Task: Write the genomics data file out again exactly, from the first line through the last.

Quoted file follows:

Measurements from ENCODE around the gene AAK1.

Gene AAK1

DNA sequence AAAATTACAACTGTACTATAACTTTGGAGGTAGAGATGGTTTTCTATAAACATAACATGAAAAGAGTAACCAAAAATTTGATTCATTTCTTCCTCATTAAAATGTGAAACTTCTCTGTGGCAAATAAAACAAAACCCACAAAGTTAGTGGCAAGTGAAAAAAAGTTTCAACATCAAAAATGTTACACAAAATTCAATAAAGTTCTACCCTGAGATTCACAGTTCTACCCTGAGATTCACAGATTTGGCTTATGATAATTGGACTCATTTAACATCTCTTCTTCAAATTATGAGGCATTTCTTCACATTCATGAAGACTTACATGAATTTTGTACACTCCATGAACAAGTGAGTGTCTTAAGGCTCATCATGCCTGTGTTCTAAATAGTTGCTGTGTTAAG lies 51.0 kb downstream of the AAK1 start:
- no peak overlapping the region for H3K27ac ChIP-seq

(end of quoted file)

Measurements from ENCODE around the gene AAK1.

Gene AAK1

DNA sequence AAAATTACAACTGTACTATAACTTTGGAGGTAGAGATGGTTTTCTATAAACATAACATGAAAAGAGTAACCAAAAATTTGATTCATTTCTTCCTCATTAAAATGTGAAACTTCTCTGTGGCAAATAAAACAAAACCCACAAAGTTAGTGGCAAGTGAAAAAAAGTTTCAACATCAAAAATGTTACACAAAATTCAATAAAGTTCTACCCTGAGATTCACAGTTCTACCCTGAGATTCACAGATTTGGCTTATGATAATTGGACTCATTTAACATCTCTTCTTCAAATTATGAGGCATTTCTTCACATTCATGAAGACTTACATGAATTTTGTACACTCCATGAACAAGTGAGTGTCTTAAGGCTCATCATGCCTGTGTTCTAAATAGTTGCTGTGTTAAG lies 51.0 kb downstream of the AAK1 start:
- no peak overlapping the region for H3K27ac ChIP-seq